Matthew Henry Commentary

    Verses 1-8 -
    Christ, the Lamb, opens the first seal: observe what appeared. A ride on a white horse. By the going forth of this white horse, a time of peace, or the early progress of the Christian religion, seems to be intended; its going forth in purity, at the time when its heavenl Founder sent his apostles to teach all nations, adding, Lo! I am with you alway, even to the end of the world. The Divine religion goes ou crowned, having the Divine favour resting upon it, armed spirituall against its foes, and destined to be victorious in the end. On openin the second seal, a red horse appeared; this signifies desolatin judgments. The sword of war and persecution is a dreadful judgment; i takes away peace from the earth, one of the greatest blessings; and me who should love one another, and help one another, are set upon killin one another. Such scenes also followed the pure age of earl Christianity, when, neglectful of charity and the bond of peace, the Christian leaders, divided among themselves, appealed to the sword, an entangled themselves in guilt. On opening the third seal, a black hors appeared; a colour denoting mourning and woe, darkness and ignorance He that sat on it had a yoke in his hand. Attempts were made to put yoke of superstitious observances on the disciples. As the stream of Christianity flowed further from its pure fountain, it became more an more corrupt. During the progress of this black horse, the necessarie of life should be at excessive prices, and the more costly thing should not be hurt. According to prophetic language, these article signified that food of religious knowledge, by which the souls of me are sustained unto everlasting life; such we are invited to buy, Is 55:1. But when the dark clouds of ignorance and superstition, denote by the black horse, spread over the Christian world, the knowledge an practice of true religion became scarce. When a people loathe their spiritual food, God may justly deprive them of their daily bread. The famine of bread is a terrible judgment; but the famine of the word i more so. Upon opening the fourth seal, another horse appeared, of pale colour. The rider was Death, the king of terrors. The attendants or followers of this king of terrors, hell, a state of eternal miser to all who die in their sins; and in times of general destruction multitudes go down unprepared into the pit. The period of the fourt seal is one of great slaughter and devastation, destroying whatever ma tend to make life happy, making ravages on the spiritual lives of men Thus the mystery of iniquity was completed, and its power extended bot over the lives and consciences of men. The exact times of these fou seals cannot be ascertained, for the changes were gradual. God gav them power, that is, those instruments of his anger, or thos judgments: all public calamities are at his command; they only go fort when God sends them, and no further than he permits.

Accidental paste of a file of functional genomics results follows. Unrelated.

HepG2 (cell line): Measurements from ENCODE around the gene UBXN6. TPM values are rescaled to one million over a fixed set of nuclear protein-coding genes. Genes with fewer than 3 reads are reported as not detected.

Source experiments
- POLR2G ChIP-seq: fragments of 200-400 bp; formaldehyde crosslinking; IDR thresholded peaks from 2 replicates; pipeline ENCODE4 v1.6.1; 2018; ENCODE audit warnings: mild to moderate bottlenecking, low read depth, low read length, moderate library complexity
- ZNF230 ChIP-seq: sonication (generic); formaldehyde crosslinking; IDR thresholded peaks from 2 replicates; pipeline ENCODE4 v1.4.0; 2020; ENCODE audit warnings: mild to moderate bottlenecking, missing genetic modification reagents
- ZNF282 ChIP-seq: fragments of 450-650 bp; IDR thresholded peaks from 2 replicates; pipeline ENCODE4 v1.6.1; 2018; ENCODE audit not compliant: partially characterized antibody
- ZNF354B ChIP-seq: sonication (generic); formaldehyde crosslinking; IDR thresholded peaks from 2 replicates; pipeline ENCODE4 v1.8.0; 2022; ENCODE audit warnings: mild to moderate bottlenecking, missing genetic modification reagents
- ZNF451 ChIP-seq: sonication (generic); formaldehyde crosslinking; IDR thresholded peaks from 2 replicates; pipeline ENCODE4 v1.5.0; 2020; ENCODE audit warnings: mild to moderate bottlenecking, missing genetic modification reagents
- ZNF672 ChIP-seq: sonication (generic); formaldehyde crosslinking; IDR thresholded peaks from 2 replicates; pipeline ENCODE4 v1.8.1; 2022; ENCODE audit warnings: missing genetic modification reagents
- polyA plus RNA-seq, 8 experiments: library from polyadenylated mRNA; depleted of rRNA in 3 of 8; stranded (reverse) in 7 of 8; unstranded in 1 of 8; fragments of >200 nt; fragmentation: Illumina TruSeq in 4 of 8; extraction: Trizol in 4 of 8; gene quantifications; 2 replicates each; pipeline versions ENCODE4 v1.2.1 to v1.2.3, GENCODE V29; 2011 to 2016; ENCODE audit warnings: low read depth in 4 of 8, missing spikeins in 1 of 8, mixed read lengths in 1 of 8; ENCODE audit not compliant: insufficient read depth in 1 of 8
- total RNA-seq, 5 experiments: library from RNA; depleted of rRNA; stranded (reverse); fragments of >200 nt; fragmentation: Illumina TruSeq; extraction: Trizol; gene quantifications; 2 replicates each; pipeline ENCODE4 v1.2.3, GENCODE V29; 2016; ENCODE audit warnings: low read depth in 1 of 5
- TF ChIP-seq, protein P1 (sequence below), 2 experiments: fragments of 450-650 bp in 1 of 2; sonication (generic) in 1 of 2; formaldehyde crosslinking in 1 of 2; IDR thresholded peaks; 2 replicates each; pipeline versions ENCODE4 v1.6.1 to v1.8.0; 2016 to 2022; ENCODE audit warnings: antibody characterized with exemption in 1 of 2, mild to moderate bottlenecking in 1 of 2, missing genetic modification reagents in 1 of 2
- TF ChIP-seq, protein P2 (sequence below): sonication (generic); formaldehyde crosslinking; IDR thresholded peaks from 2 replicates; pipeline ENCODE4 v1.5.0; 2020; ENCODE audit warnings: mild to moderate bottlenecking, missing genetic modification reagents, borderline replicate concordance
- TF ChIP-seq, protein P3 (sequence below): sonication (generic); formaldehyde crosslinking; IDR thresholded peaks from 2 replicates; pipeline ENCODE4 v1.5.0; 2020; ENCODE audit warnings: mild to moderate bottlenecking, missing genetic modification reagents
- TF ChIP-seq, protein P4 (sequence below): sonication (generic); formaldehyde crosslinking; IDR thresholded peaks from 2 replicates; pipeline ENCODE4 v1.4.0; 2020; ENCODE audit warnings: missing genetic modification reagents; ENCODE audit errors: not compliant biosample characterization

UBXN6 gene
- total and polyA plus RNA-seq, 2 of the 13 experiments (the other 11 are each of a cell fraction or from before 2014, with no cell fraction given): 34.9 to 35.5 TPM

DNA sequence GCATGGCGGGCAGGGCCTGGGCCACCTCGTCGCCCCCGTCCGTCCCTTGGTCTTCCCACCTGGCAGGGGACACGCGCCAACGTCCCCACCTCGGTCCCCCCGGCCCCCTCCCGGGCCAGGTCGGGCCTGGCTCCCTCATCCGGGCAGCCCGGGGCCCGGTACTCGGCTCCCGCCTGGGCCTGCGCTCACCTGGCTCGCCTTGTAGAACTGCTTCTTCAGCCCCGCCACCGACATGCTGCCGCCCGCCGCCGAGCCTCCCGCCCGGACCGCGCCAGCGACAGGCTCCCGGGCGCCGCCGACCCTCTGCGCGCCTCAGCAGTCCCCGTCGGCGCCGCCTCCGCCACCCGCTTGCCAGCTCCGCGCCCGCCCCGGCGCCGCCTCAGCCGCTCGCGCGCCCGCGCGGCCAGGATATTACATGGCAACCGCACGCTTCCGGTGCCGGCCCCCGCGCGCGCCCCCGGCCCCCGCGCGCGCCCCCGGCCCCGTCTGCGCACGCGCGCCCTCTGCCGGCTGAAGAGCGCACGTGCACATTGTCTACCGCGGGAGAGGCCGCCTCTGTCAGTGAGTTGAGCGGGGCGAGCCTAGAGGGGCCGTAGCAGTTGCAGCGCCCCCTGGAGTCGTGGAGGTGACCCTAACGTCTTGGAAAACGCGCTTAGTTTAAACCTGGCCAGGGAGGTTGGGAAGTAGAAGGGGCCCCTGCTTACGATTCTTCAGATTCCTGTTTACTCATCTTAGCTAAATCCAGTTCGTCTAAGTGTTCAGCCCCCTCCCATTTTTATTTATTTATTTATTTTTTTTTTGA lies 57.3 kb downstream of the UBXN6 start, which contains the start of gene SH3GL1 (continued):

Greek Textus Receptus


    και
    2532 εξηλθεν 1831 5627 αλλος 243 ιππος 2462 πυρρος 4450 και 2532 τω 3588 καθημενω 2521 5740 επ 1909 αυτω 846 εδοθη 1325 5681 αυτω 846 λαβειν 2983 5629 την 3588 ειρηνην 1515 απο 575 της 3588 γης 1093 και 2532 ινα 2443 αλληλους 240 σφαξωσιν 4969 5661 και 2532 εδοθη 1325 5681 αυτω 846 μαχαιρα 3162 μεγαλη 3173

    Vincent's NT Word Studies

    4.
    Red (purrov). From pur fire. Flame-colored. Compare 2 Kings iii. 22; Zech. i. 8. Only here and chapter xii. 3.

    To take peace from the earth. Compare Matt. x. 34; xxiv. 7.

    Kill (sfaxwsin). See on chapter v. 6.

    Sword (macaira). Compare Matt. x. 34. In Homer, a large knife or dirk, worn next the sword-sheath, and used to slaughter animals for sacrifice. Thus, "The son of Atreus, having drawn with his hands the knife (macairan) which hung ever by the great sheath of his sword, cut the hair from the heads of the lambs.... He spake, and cut the lambs' throats with the pitiless brass" ("Iliad," iii., 271-292). It is used by the surgeon Machaon to cut out an arrow ("Iliad," xi., 844). Herodotus, Aristophanes, and Euripides use the word in the sense of a knife for cutting up meat. Plato, of a knife for pruning trees. As a weapon it appears first in Herodotus: "Here they (the Greeks) defended themselves to the last, such as still had swords, using them (vii., 225) Later of the sabre or bent sword, contrasted with the xifov or straight sword. Aristophanes uses it with the adjective mia single, for a razor, contrasted with macaira diplh, the double knife or scissors. This and rJomfaia (see on Luke ii. 35) are the only words used in the New Testament for sword. Qifov (see above) does not occur. In Septuagint macaira of the knife of sacrifice used by Abraham (Gen. xxii. 6,10).



    CHAPTERS: 1, 2, 3, 4, 5, 6, 7, 8, 9, 10, 11, 12, 13, 14, 15, 16, 17, 18, 19, 20, 21, 22
    VERSES: 1, 2, 3, 4, 5, 6, 7, 8, 9, 10, 11, 12, 13, 14, 15, 16, 17